TV: Evolution Or Revolution?

There is more chatter than usual about the future of the traditional TV model, with hand-wringing across all media disciplines from measurement to technology to consumer affinities to platform usage and business silos. Can MVPDs keep up with the pace of change? Can content providers maximize the value of their offerings across platforms? What is the future of TVE, OTT, TV programmatic on the core business?

There are no pan-industry experts (that I know of) but there are astute minds in specific areas. So when one attends a conference that places experts across the spectrum in one venue, it is a cornucopia of ideas and revelations. Such was the recent B&C MultiChannel Content Show, which included panels on multiplatform and addressable advertising.

There were so many great panels and speakers that the following takeaways are just from the multiplatform side. Addressable advertising takeaways will follow in a future column.

Authentication is Still Not Where It Should Be
OTT, it was generally agreed, was a good thing for consumers, MVPDs and content providers. But authentication remains a roadblock for many consumers. Marty Roberts from The Platform admitted that "as a technologist, there is still more to do (with authentication). Authentication is now at about 55%. That is not good enough. Consumers want to log in and just watch their show. The problem is that consumers don't know their credentials."

Measurement is Improving But is Not There Yet. And Stubborn Silos Remain
Cross-platform measurement has seen some recent improvements but there is still much to be done, including breaking down the measurement silos by combining measurement platforms, evolving the business model away from proxy measures, and forming common metrics across platforms.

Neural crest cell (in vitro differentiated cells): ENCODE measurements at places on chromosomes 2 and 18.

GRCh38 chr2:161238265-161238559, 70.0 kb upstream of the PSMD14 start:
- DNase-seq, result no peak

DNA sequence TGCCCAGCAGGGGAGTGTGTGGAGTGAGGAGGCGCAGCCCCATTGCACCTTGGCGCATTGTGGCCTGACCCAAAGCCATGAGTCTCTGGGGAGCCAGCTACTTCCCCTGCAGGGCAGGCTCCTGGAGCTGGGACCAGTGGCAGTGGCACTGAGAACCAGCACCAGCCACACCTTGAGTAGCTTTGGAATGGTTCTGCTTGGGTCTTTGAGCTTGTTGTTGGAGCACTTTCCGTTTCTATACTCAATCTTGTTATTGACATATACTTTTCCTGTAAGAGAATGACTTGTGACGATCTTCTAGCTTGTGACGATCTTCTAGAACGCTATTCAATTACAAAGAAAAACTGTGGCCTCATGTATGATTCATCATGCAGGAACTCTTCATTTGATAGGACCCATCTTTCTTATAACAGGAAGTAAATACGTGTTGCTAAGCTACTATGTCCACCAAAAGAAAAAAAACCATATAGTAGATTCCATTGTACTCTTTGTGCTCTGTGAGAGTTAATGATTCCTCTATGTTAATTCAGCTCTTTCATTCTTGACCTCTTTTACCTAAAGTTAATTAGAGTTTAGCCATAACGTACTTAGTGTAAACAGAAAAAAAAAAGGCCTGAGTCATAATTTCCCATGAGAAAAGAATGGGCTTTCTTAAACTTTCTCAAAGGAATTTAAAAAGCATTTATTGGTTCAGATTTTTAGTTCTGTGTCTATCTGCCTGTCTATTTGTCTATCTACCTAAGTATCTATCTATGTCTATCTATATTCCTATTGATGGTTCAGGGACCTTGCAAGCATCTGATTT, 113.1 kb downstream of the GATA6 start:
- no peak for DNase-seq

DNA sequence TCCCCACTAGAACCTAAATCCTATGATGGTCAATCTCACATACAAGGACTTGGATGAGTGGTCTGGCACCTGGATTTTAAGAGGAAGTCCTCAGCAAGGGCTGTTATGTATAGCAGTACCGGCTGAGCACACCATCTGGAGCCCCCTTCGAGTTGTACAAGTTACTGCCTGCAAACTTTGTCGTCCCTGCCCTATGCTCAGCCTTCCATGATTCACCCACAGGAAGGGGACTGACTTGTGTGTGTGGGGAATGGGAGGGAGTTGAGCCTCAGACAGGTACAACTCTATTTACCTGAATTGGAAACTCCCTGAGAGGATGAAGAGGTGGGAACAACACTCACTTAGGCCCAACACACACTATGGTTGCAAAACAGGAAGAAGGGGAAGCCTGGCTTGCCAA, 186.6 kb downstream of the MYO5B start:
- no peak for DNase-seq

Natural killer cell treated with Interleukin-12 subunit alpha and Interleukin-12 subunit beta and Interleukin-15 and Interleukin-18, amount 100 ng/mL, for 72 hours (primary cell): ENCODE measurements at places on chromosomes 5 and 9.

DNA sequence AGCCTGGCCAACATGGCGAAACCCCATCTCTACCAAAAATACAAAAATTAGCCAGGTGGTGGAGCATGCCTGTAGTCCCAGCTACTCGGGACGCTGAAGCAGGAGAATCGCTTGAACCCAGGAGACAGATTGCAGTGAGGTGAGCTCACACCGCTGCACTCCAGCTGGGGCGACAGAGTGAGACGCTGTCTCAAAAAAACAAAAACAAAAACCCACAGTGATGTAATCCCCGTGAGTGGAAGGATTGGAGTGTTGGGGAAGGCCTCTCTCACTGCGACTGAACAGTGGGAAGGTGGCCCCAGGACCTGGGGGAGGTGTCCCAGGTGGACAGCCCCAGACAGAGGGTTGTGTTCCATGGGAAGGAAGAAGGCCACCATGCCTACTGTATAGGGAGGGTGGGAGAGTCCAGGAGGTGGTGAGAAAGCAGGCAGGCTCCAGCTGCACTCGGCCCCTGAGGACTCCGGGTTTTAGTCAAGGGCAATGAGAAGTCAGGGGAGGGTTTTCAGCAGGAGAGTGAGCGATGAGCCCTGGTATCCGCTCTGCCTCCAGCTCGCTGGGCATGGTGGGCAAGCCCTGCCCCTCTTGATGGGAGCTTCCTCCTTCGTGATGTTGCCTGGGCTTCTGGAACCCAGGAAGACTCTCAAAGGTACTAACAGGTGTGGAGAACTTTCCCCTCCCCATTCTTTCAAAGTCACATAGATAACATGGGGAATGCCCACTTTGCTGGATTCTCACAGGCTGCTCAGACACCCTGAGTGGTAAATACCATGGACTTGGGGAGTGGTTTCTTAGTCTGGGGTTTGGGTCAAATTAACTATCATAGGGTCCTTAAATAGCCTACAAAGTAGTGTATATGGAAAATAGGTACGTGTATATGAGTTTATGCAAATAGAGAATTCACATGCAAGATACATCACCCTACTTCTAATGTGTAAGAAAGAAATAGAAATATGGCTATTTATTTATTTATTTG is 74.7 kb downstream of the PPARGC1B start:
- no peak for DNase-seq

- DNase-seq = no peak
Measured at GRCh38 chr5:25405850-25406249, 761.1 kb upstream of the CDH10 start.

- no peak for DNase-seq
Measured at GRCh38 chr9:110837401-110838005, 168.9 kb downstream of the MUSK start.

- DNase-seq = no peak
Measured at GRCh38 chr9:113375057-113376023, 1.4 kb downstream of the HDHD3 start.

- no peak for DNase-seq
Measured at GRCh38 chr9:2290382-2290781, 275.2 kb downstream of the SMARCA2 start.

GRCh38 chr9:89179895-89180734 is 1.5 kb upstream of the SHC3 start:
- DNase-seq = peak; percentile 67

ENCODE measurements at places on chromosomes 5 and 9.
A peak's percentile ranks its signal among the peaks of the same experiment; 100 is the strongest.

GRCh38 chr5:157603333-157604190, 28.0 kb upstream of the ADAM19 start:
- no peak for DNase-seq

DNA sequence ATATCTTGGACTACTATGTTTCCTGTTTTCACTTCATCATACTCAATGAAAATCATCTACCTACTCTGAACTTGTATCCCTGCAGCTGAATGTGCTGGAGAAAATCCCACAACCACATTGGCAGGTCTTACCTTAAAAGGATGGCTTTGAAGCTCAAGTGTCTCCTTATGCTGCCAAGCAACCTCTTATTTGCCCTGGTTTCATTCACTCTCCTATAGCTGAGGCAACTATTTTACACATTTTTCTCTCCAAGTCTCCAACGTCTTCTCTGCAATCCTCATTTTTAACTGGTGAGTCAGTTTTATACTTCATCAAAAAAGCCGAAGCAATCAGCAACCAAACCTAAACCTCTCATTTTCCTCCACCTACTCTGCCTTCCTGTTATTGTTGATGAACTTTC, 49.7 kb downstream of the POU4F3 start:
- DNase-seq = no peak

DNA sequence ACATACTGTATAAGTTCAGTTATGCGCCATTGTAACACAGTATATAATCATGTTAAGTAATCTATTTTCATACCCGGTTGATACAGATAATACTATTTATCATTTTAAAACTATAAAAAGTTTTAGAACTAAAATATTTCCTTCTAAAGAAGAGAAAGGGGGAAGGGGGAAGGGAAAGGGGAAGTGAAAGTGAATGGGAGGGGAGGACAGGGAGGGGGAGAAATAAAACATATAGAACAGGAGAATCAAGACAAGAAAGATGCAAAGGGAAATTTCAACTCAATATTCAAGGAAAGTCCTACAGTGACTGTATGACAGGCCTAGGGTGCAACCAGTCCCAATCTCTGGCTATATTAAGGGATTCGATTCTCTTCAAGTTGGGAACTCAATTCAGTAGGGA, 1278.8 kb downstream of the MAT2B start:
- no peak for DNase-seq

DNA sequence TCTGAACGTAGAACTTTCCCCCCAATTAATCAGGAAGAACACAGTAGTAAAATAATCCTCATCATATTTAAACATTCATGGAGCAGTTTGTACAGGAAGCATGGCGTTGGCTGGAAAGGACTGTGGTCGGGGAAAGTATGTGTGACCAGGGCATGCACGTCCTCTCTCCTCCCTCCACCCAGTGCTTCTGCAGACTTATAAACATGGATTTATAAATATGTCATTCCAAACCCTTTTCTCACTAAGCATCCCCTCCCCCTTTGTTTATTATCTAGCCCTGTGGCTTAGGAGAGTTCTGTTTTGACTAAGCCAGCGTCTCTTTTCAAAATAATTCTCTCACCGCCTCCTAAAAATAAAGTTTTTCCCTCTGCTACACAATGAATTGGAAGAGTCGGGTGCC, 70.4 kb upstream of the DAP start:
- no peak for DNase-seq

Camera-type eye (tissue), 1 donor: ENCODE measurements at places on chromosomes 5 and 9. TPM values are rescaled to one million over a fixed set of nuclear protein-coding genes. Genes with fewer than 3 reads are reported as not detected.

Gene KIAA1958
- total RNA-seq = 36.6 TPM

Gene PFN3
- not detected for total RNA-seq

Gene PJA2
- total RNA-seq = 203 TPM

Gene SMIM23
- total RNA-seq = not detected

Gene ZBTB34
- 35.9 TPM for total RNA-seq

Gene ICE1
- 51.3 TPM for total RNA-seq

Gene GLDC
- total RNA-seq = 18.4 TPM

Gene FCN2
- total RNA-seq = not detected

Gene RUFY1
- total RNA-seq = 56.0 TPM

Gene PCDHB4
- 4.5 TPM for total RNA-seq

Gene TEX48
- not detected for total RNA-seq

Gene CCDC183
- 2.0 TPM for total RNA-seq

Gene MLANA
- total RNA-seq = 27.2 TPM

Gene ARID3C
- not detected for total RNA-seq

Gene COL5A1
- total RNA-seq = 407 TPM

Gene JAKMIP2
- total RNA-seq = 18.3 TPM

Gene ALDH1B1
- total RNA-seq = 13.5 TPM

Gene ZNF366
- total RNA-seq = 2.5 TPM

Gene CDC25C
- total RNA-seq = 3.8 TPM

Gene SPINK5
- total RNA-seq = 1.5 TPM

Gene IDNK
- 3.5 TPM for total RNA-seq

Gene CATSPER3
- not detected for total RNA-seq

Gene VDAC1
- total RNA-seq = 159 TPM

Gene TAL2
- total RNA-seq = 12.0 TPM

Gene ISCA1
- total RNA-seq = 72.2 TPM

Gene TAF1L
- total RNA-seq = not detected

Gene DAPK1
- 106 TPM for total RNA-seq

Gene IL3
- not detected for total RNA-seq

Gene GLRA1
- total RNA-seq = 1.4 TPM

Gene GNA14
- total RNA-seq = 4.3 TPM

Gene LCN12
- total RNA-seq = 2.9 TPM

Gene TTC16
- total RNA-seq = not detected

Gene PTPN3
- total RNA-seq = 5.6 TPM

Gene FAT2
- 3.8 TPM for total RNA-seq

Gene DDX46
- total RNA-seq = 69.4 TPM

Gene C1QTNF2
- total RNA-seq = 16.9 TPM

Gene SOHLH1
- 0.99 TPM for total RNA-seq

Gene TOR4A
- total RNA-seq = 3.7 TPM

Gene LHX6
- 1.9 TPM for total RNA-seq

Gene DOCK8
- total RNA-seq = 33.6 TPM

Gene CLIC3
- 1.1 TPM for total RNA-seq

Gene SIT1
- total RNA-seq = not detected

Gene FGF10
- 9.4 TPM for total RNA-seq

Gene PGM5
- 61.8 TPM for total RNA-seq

As Time Warner Cable's Joan Gillman explained: "We have trained the consumers to consume media whenever and wherever they want, but what hasn't caught up is the measurement. Long tails don't get credit." That is because TV buying continues to be bought by age/gender proxy. However, Big Data is slowly moving the measurement needle. AT&T 's Kristyn Clement noted: "We are moving away from the Nielsen panel. We might use Rentrak or Nielsen or both, and we will continue to see that evolve. The days of a single currency are past."

Jane Clarke of CIMM believes “we will probably end up with two [measurement] layers: a planning layer with a holistic measurement, and a system that gets to unduplicated content and ad measurement in single system. But actual trading currency probably needs a trading platform. Advertisers want purchaser targets…. So we will also need a transactional layer to get the right ad to right person at right time.”

Some believe that measurement challenges will be solved over time, as older viewers give way to younger who have very different consumption preferences. Ian Greenblatt of ARRIS said: “The under-measurement of OTT is generational. Younger viewers will actively search out quality content in whichever silo it is living.”

Content Truisms Remain True -- Until They Don’t